Also out this week is Trafficked: A Parent’s Worst Nightmare. I feel bad even writing about this movie because I’m going to somewhat pan the actual film, when it’s the message of the movie that’s the most important part. Kristy Swanson plays the mother of a teen daughter who meets a guy from online she’s been talking to, but he turns out to be a bad guy and next thing she knows she’s being drugged and involved in the sex trade. Dean Cain plays the leader of a group of people hired to find the daughter. The problem with the film is that it’s super cliched and generic. All the tropes and stereotypes of these movies are there. It’s not well written and the performances are pretty forgettable. But I’ll give it credit for trying to showcase what’s happening in today’s world. Kids are being kidnapped or tricked into a lifestyle no family should have to deal with, I just wish the film had better production value and performances.

The Village in the Woods came out last week and is about a man and a woman who go to claim an old pub as her inheritance. She lies and says she’s a different woman, but the people there seem to be falling for it. Their only issue at first is a man won’t leave the pub, but it turns out he’s the least of their problems. The pub and locals have secrets of their own. It’s a pretty easy watch and although I’m not super big on paranormal films, I understand the direction it takes. There are some decent effects I won’t spoil and the setting is perfect. You think the couple are the “bad” guys in the situation until it takes a sort of Rosemary’s Baby twist. Not sure if I’d watch it again, but for a lower budget/no one’s ever heard of film, it’s good for a watch.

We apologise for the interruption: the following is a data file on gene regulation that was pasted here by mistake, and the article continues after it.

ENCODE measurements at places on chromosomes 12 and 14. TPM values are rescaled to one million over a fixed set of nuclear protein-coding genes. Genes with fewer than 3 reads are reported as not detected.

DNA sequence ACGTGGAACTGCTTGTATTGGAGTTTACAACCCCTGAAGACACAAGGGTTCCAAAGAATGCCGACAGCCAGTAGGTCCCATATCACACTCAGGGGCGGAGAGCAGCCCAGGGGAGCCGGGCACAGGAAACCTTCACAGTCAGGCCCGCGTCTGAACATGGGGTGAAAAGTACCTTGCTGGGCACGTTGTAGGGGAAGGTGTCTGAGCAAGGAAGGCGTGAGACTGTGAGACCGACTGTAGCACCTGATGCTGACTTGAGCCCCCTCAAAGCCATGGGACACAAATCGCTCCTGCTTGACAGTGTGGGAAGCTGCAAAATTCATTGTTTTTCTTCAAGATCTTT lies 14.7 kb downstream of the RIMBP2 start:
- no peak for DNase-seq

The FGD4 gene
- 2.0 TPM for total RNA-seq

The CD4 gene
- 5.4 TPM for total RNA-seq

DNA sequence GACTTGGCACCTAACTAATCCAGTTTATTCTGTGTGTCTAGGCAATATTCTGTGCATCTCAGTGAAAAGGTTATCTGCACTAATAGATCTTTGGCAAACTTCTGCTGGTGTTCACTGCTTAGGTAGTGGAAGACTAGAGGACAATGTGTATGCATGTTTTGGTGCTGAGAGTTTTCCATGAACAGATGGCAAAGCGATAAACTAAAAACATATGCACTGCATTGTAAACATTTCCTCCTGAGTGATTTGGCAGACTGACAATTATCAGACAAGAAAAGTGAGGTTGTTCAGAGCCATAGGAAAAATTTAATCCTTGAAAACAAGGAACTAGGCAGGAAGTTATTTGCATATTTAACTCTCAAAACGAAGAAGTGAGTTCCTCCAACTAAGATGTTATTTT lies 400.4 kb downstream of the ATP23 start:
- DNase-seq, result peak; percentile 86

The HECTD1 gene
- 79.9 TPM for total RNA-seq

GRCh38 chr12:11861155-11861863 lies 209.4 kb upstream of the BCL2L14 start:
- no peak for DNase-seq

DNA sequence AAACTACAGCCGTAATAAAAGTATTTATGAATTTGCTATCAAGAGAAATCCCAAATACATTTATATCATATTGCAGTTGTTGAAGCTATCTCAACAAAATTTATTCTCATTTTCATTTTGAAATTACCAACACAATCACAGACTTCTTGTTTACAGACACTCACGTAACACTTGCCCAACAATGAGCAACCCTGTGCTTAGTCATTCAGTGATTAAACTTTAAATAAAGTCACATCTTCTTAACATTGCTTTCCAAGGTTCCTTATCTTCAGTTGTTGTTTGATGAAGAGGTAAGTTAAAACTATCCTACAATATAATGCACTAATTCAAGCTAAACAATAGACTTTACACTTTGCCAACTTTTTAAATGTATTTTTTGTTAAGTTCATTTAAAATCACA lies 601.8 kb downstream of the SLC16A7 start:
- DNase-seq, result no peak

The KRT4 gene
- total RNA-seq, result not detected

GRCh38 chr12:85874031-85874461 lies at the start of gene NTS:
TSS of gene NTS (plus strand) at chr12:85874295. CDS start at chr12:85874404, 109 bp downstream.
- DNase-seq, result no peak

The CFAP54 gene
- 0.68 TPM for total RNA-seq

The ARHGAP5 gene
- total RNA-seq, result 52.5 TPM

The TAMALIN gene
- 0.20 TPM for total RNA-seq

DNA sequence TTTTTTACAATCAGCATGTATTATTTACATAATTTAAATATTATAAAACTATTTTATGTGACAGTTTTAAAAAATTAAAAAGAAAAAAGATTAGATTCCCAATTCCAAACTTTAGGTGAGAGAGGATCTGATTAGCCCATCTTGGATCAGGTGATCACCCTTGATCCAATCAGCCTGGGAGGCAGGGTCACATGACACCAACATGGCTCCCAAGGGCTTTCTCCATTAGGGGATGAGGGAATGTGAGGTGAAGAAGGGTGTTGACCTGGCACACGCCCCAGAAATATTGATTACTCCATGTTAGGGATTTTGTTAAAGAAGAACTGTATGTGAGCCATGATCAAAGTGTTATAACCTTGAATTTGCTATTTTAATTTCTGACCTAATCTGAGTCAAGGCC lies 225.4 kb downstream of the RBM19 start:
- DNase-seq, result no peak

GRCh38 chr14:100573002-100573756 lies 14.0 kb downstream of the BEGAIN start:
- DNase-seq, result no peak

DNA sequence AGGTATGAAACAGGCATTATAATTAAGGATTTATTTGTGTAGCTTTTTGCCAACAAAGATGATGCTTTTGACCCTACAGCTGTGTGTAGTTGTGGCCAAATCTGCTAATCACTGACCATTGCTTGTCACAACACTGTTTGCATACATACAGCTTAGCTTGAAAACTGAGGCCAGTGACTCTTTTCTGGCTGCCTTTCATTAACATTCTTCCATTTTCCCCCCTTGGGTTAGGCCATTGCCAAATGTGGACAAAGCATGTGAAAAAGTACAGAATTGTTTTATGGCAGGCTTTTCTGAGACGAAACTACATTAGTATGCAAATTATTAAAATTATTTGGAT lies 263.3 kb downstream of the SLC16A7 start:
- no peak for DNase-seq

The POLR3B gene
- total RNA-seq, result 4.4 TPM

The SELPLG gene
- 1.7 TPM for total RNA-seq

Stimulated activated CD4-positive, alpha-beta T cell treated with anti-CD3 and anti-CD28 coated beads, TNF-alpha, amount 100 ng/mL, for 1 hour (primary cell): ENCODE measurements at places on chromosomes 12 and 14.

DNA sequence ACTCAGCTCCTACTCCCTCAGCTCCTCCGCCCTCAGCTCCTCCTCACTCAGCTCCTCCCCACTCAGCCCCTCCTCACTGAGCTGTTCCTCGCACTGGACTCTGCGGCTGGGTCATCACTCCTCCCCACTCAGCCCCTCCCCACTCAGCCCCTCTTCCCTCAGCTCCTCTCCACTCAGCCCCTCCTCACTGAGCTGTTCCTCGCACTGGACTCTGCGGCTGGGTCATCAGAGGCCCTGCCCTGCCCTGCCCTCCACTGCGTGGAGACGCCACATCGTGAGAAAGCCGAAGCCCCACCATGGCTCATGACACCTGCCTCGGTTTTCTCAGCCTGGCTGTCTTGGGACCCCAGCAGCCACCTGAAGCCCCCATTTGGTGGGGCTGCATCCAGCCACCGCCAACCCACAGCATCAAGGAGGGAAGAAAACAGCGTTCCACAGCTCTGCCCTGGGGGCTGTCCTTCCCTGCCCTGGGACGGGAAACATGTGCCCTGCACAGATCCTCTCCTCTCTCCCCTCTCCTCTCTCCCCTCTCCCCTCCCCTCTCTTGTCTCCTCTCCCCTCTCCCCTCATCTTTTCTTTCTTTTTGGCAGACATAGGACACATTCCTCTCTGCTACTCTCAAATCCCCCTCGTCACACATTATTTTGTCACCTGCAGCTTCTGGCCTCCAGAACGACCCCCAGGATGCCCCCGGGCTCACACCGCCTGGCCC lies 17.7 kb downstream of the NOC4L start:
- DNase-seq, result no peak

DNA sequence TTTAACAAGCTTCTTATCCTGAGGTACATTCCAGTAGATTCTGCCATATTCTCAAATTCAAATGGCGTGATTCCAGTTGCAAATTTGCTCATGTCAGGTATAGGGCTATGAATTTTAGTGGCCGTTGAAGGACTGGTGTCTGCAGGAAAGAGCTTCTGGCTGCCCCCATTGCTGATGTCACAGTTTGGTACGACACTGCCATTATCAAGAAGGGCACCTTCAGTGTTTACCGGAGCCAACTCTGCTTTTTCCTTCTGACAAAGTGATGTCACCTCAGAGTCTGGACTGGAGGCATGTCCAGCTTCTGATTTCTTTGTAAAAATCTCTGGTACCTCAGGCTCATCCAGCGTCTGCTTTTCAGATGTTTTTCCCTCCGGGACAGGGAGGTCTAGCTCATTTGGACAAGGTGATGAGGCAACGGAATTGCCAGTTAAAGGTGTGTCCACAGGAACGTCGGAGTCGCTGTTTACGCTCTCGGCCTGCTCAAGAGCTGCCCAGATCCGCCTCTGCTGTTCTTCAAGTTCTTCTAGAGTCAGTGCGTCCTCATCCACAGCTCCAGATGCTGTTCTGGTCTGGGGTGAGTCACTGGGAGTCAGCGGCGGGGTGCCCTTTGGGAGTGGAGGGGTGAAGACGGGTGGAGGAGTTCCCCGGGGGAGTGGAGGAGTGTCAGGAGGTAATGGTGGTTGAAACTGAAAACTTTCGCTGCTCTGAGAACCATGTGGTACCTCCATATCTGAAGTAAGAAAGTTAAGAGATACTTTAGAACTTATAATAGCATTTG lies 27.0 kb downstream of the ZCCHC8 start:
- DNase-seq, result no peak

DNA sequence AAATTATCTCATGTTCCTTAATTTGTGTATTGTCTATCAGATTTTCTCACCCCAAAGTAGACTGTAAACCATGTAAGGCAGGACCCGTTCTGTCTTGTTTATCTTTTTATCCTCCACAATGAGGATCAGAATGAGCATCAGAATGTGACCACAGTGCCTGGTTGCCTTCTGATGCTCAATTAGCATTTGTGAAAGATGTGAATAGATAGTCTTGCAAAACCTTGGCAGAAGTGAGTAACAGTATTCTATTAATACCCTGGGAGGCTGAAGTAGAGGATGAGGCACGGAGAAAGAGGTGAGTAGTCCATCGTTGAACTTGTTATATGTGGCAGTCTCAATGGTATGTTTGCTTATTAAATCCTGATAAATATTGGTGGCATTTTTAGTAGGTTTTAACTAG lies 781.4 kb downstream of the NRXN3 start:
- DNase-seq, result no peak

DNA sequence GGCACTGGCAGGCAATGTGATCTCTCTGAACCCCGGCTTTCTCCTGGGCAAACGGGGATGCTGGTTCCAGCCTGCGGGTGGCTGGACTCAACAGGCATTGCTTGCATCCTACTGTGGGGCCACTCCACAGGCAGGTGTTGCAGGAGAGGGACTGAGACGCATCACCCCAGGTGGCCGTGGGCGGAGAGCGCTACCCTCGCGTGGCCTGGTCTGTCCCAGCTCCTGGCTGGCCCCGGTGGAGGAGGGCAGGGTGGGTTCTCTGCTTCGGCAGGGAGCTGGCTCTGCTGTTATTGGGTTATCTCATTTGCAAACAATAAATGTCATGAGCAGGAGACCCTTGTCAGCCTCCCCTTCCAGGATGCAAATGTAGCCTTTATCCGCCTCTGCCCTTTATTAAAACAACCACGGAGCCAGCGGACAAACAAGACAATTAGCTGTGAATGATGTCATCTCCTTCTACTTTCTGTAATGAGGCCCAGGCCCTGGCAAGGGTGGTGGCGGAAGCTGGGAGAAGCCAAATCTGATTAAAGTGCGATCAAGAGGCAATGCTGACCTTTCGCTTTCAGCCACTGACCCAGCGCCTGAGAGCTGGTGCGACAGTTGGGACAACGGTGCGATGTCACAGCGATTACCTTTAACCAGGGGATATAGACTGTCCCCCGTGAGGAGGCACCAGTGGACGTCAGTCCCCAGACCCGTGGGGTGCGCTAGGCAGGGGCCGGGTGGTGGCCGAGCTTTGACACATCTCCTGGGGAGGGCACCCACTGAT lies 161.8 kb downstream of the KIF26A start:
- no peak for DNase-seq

Next is The Road to Mandalay about two Burmese people who cross illegally into Bangkok. At first she starts cleaning dishes and lives with a cousin and other women. The cousin says she can get her a better job without paperwork, but can’t. The Burmese man insists she should work at a factory making more money. They fall for each other and work to save up to get documentation. Setback after setback irritates her and things go off the rails and I did not expect that ending. Not at all. It’s another movie I wouldn’t watch again, but it’s good for one viewing especially with that out of nowhere ending.

Once Upon a River is about a Half Native/Half White girl whose mother took off and after an incident with a family next door that gets her father killed, she takes off to find her mother. Along the way she gets involved with another Native, helps a dying man and eventually finds out she’s pregnant before finding her mother. She learns what’s in her and what’s important by the end. The lead actress is pretty great and I liked the setting and time period. Nice little movie that did well on the festival circuit.

Last we have Queen Of Hearts: Audrey Flack. If you know who Audrey Flack is, this documentary is for you. I had no idea who she was and if you read me often enough, you know art is a category I’m not good at. Flack was a famous photorealist artist which seems like cheating to me. You made a painting out of a photo. You didn’t even have to take the photo, you could just paint whatever photo you like. Seems like tracing to me. She was originally into expressionism and years later got into sculpture. This is 100% of one of those documentaries where the more you know about the subject, the more you’ll find it interesting. I didn’t know anything about her. I know very little about art so it wasn’t geared towards me.